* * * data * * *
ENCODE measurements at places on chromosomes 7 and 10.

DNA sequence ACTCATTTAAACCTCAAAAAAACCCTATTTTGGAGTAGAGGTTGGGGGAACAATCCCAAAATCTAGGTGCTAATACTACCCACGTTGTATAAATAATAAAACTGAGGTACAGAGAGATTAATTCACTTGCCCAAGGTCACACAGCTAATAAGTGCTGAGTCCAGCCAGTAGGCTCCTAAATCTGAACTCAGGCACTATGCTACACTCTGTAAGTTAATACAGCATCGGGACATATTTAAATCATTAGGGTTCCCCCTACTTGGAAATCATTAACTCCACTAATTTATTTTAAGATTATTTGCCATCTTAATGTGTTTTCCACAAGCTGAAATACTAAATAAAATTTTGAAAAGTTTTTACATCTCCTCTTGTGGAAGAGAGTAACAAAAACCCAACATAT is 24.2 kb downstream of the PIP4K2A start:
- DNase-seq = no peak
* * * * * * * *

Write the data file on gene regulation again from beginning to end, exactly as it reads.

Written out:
ENCODE measurements at places on chromosomes 7 and 10.

DNA sequence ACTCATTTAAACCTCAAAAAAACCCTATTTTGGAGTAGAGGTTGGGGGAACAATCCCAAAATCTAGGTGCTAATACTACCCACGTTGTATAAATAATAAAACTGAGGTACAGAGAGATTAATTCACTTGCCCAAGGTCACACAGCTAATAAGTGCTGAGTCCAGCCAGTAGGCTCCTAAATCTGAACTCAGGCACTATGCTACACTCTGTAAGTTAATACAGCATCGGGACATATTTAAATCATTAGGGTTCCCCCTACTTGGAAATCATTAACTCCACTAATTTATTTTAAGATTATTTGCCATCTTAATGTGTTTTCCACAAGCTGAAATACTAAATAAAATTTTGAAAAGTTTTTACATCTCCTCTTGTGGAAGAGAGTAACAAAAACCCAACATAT is 24.2 kb downstream of the PIP4K2A start:
- DNase-seq = no peak